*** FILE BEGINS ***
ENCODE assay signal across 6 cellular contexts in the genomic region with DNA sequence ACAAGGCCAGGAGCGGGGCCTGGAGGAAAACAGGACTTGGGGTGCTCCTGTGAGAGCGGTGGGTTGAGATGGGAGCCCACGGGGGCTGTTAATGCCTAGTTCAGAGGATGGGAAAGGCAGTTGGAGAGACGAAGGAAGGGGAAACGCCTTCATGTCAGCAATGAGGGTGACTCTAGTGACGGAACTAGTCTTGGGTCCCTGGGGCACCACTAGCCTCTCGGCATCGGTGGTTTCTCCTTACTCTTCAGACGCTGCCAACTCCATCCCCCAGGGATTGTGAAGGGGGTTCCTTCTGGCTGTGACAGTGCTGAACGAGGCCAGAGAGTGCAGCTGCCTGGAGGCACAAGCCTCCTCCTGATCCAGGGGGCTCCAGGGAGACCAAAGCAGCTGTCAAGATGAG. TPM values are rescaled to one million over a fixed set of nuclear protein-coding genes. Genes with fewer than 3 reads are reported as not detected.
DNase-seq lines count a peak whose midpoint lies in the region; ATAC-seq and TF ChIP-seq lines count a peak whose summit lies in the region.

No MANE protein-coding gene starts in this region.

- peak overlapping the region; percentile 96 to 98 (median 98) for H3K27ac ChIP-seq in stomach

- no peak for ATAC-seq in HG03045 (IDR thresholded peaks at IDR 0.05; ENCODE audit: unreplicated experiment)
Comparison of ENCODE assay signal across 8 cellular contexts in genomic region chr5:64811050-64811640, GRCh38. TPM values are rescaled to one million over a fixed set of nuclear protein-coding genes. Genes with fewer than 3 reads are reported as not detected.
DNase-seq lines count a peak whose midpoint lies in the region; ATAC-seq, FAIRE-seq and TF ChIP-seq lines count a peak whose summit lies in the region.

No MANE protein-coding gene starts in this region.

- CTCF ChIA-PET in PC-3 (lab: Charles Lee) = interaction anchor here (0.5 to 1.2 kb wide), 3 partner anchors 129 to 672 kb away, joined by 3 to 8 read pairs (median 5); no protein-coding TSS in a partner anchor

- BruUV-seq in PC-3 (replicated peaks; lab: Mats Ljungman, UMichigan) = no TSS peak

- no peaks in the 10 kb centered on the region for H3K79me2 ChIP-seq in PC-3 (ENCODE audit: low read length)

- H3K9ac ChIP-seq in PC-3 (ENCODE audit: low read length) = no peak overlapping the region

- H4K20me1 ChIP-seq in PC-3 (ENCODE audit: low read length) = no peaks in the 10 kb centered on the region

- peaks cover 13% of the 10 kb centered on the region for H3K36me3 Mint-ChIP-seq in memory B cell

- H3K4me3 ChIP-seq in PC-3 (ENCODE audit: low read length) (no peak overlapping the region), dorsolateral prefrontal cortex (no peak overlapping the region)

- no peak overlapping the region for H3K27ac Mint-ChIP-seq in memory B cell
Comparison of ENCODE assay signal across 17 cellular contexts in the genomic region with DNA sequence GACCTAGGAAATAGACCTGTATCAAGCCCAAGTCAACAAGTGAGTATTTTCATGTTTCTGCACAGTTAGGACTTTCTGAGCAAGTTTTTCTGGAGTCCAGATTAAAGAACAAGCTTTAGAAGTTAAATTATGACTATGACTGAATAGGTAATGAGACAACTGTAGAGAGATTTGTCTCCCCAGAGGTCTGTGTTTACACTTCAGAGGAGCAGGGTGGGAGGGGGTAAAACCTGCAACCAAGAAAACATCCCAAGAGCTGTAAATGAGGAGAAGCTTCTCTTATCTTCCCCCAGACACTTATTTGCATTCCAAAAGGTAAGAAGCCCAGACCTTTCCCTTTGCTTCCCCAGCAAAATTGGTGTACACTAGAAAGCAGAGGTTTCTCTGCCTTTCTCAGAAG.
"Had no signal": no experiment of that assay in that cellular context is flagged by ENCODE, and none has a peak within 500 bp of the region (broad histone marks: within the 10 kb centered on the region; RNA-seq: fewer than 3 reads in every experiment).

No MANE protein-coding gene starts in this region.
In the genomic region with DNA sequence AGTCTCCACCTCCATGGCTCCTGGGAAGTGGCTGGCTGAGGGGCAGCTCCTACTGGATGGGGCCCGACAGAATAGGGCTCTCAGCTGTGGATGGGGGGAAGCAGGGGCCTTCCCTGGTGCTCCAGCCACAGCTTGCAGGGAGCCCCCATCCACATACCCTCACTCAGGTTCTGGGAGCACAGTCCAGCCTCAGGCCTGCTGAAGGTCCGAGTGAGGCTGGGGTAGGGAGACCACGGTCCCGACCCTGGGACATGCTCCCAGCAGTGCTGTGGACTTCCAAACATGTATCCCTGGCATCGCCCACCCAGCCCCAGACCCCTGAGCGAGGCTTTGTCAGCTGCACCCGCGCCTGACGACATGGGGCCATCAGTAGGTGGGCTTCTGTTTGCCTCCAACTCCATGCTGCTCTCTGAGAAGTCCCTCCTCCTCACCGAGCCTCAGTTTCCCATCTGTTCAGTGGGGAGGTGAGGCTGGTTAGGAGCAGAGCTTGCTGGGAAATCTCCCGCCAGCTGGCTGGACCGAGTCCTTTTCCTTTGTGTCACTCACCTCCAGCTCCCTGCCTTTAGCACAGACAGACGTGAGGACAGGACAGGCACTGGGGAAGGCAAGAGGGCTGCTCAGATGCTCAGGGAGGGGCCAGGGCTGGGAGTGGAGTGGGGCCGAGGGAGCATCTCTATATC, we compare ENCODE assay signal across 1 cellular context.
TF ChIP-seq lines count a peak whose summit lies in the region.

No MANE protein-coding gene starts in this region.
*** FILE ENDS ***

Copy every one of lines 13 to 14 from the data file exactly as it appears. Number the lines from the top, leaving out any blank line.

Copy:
- H4K20me1 ChIP-seq in PC-3 (ENCODE audit: low read length) = no peaks in the 10 kb centered on the region

- peaks cover 13% of the 10 kb centered on the region for H3K36me3 Mint-ChIP-seq in memory B cell